Yale Golf Club

Fully absorbed in our performance, as we make our way around the course, we are rarely aware of the changes that are taking place as we play and how we affect the course. We tend to view golf the course as a permanent, rocklike structure. But that is far from the truth. The course is fragile and subject to the wear and tear of the elements and all who play it and work on it. The course is in constant change, especially at its edges-where the land is pierced open, the bunkers. Yale’s bunkers, renowned for their dramatic scale are particularly vulnerable.

Over the years Yale’s bunkers deteriorated, banks caved in, drainage failed, sand was contaminated and many had lost their definition and were no longer true to the original Macdonald design. Roger Rulewich, Yale class of 58 was called in to help. During his undergraduate years at Yale, Roger played the course many times. Even at that time, long before the seeds of golf course architecture as a career were planted, he was aware of Yale’s historical value as a prime example of early American golf course architecture.

With Roger leading the project, a plan was developed to restore the existing bunkers and replace a number of bunkers that were removed many years ago to ease play. Considerable research went into development of the plans, archives were scoured for early photographs and drawings to help retain the integrity of Macdonald’s original steep, cavernous bunkers. At the same time Roger was aware that changes were necessary to accommodate contemporary golf needs and expedite care of the bunkers. Subtle but vital modifications were made to banks without losing any of Yale’s monumental appearance. These changes permit the use of modern machinery and that ultimately reduce maintenance costs. The highlight of the project was the replacement of the volcanic-like bunker in front of Yale’s twelfth green. Long thought to be too difficult for the average golfer, the new bunker returned power to the original hole. The Yale golf community took easily to the additional challenge of the restored bunkers, and now that project is completed-they are enjoying the improvements.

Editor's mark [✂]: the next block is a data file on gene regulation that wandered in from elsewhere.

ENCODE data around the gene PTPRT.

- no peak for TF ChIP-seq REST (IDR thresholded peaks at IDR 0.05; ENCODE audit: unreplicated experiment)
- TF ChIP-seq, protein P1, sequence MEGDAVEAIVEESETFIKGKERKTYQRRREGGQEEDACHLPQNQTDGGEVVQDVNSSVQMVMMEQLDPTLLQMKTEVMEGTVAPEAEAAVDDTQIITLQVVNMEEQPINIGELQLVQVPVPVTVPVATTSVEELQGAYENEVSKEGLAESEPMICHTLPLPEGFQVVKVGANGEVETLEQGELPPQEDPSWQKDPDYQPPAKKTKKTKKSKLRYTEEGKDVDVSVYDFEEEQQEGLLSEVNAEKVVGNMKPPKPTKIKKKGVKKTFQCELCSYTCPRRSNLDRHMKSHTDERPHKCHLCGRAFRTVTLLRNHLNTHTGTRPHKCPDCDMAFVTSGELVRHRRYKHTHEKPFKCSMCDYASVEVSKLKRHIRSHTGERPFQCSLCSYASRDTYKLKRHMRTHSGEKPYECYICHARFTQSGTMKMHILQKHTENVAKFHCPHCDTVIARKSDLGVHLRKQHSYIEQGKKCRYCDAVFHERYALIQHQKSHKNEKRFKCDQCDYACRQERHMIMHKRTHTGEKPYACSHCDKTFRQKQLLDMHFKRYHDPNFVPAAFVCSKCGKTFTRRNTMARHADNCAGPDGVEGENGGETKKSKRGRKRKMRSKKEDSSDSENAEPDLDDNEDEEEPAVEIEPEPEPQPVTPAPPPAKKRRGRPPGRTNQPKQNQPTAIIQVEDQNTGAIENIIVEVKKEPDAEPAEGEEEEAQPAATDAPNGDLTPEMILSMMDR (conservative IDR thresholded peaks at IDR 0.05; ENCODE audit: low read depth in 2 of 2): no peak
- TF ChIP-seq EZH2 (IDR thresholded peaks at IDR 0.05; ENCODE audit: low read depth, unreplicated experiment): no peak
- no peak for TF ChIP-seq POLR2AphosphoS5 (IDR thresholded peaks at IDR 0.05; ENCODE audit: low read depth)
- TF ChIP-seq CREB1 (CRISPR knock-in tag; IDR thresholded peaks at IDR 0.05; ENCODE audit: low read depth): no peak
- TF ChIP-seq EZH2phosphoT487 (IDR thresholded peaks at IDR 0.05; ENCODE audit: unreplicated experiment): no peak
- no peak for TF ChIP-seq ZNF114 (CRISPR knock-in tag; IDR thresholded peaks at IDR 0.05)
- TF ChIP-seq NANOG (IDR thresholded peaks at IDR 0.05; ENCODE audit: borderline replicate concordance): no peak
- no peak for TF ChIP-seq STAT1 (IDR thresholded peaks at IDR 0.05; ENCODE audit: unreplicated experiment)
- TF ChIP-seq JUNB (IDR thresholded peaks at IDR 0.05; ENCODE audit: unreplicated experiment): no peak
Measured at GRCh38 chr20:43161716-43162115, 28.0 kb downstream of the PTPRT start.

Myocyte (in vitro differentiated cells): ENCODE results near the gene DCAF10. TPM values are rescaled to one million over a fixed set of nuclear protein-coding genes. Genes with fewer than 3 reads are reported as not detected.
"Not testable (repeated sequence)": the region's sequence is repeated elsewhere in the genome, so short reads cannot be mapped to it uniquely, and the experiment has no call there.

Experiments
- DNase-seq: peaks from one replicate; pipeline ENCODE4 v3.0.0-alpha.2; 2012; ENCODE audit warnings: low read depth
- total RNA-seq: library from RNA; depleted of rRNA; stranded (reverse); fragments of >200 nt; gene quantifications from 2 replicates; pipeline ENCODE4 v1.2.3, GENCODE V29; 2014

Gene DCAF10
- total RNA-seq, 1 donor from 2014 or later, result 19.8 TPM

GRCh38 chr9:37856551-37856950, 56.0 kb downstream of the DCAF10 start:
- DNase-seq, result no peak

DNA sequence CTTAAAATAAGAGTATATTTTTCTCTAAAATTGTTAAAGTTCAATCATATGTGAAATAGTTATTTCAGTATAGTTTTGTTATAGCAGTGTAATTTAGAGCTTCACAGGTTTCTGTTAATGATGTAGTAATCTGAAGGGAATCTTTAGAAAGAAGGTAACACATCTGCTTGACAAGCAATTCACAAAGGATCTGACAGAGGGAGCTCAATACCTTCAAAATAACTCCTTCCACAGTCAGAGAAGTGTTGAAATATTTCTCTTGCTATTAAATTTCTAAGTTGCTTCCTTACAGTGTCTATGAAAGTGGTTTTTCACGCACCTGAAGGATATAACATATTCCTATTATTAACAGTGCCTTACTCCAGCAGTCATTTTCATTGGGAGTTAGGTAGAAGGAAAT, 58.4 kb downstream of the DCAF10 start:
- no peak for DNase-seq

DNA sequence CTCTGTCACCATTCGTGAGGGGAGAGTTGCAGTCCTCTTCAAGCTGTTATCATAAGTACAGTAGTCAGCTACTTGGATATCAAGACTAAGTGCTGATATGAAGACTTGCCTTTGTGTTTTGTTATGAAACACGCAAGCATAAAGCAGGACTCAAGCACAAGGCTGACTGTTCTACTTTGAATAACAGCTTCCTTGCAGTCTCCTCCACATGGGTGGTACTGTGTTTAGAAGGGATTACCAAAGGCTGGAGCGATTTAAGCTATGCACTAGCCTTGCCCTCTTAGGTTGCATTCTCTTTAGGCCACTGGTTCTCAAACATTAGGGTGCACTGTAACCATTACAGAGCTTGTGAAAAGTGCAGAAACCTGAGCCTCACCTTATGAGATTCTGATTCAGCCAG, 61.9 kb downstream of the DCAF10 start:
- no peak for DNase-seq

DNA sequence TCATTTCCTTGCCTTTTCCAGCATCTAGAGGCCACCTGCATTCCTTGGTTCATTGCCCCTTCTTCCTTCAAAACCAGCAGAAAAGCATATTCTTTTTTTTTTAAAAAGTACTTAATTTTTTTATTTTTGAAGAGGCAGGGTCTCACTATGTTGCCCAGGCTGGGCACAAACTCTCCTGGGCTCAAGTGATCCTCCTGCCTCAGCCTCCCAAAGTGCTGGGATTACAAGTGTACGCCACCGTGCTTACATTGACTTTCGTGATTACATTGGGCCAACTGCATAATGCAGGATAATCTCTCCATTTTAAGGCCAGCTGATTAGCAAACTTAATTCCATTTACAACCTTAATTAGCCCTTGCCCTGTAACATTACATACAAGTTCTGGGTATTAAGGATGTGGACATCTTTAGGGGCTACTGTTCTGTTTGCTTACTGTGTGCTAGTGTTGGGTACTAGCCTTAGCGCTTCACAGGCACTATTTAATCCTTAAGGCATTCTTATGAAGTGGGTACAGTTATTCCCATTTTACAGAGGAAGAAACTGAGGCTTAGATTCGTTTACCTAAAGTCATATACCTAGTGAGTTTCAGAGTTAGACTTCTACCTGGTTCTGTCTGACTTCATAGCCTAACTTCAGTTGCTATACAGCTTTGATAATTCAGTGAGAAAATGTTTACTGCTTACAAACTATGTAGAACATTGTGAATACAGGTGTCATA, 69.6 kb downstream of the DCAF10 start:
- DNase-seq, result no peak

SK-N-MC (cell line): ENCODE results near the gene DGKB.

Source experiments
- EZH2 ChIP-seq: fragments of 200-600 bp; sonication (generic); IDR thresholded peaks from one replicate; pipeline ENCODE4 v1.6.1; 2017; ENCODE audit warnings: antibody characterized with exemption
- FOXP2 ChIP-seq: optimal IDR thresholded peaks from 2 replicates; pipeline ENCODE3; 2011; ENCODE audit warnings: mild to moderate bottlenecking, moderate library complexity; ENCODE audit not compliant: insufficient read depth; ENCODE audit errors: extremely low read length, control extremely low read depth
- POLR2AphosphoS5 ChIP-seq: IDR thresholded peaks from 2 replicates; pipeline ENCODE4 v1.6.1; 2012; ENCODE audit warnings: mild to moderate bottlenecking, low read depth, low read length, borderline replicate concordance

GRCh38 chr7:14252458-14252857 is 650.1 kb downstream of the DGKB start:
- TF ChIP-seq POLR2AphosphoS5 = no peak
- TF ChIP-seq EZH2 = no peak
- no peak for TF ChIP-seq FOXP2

We applaud the Roger Rulewich Group for their insightfulness and diligence in the restoration. Roger, personally gave much more of his personal attention than anyone would expect. He began the process of moving the Yale Course into the twenty first century, gave us a new look, yet retained every challenge that Macdonald subscribed to and secured Yale’s reputation as one of the finest courses in the world.

David Patterson, Director of golf Emeritus, Yale Varsity Golf Coach.